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Tuesday, 13 September 2016
Susceptibility of Cultivated Plants to Sumatran Elephant (Elephas maximus sumatranus) in The Human Elephants Conflict Area in Aceh Province
Kaniwa Berliani, Hadi Sukadi Alikodra, Burhanuddin Masy'ud, Mirza Dikari Kusrini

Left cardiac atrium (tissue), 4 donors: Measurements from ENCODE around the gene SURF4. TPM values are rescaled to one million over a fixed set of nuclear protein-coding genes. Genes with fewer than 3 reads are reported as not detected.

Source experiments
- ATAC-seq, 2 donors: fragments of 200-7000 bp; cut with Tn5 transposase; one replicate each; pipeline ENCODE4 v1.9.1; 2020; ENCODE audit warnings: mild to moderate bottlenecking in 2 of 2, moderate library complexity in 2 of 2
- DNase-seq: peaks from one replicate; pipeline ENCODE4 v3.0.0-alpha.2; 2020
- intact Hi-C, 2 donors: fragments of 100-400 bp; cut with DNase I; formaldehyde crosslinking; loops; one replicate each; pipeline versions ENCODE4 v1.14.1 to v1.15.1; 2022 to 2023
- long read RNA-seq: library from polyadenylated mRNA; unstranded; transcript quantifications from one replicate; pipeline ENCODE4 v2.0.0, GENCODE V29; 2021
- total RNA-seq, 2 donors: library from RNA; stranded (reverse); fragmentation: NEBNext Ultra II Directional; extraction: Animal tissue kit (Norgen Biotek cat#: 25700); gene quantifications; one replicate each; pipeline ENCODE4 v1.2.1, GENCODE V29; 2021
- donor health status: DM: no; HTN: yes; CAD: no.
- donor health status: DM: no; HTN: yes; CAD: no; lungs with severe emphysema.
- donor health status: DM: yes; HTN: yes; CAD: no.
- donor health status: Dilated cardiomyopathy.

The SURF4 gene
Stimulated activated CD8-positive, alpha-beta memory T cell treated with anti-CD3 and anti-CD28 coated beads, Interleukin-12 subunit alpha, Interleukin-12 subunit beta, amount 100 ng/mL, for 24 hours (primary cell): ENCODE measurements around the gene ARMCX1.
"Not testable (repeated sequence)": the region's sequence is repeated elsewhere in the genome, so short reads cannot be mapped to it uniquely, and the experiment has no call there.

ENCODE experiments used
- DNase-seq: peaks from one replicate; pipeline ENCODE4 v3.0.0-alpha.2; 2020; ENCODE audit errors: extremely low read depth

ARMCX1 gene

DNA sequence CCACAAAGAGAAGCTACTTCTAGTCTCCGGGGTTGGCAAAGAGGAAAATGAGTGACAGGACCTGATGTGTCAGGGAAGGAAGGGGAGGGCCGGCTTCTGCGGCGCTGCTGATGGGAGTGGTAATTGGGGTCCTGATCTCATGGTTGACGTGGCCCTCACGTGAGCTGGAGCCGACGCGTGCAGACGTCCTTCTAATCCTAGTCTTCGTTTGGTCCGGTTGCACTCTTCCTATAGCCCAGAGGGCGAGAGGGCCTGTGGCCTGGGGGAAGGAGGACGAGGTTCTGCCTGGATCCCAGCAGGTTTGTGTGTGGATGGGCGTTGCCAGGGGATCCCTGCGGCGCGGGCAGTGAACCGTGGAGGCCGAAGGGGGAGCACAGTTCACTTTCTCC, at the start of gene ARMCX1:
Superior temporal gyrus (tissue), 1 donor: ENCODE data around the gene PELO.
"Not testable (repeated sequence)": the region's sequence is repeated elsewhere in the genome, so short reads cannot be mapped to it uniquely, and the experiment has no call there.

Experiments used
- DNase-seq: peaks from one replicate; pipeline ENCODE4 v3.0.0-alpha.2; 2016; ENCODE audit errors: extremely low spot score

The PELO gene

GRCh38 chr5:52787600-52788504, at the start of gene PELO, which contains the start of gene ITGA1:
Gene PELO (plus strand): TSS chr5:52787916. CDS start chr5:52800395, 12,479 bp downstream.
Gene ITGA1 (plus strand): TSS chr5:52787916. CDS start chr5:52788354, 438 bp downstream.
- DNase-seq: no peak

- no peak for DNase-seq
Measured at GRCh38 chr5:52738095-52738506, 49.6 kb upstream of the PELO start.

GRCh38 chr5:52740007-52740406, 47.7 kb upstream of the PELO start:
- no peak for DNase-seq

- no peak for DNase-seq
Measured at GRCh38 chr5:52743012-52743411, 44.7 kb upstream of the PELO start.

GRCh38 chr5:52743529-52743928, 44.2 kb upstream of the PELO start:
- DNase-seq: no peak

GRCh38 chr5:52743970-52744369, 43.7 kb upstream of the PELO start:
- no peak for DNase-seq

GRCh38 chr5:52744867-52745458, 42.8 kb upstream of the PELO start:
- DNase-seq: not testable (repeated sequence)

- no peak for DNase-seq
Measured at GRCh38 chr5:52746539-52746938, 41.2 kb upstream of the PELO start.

Study on human-elephant conflict was conducted in Aceh Province in August 2013−April 2014 to assess susceptibility of farms by crop raiding elephants. The locations were determined by selected areas impacted by elephant conflict including Cot Girek, Mane, Meureudu, Sampoiniet, and Pantai Ceureumen. 150 respondents was interviewed to assess the variety of the commodity plant species cultivated by local community within study areas, species of damaged commodity plants, species of undamaged commodity plants, and the planting system. There were 29 species considered as commodity plants cultivated by farmers. Moreover, 5 commodity plants were considered as high risk plants damaged by elephant including areca, banana, oil palm, paddy, and rubber. On the other hand, species considered as low risk or undamaged consist of cacao, coffee, chili, candlenut, and patchioli. Those low risk or undemaged commodity plants species have a potential to be promoted as elephant-friendly crop commodities in area adjacent to elephant habitat based on the analysis and the categorization of susceptibility of cultivated plants against crop raiding elephant. One of the problems of human-elephant conflict is crop raiding of village farms. It is assumed that elephants might destroy a particular species therefore information on the species could assist farmers in selecting appropriate crop to be planted. There is a risk that current polyculture and monoculture planting system used by farmers will not prevent farms from crop raiding elephants.